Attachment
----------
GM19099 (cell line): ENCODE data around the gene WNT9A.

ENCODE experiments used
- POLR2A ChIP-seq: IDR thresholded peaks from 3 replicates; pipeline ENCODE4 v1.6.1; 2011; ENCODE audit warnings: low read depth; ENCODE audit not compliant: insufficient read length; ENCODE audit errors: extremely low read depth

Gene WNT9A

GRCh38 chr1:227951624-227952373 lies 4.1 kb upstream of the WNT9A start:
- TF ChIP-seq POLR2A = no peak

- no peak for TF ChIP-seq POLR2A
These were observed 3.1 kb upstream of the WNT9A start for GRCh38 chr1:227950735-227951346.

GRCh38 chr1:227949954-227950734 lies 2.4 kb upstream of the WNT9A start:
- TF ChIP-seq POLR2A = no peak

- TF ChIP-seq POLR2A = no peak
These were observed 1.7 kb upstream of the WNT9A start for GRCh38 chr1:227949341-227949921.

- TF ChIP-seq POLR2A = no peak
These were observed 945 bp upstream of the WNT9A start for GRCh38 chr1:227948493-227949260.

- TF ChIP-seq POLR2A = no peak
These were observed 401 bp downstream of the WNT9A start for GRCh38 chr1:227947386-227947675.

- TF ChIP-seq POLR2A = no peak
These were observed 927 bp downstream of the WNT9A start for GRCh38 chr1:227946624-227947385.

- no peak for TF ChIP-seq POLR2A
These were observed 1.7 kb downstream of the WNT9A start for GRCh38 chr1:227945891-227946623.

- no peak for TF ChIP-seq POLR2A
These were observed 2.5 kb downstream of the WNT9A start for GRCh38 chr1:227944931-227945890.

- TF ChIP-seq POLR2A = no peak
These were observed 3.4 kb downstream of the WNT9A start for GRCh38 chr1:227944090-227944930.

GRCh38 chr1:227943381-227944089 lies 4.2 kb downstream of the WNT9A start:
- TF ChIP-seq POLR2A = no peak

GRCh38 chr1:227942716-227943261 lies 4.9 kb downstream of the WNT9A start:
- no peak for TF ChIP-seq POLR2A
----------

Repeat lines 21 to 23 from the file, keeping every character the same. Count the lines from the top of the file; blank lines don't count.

- no peak for TF ChIP-seq POLR2A
These were observed 2.5 kb downstream of the WNT9A start for GRCh38 chr1:227944931-227945890.

- TF ChIP-seq POLR2A = no peak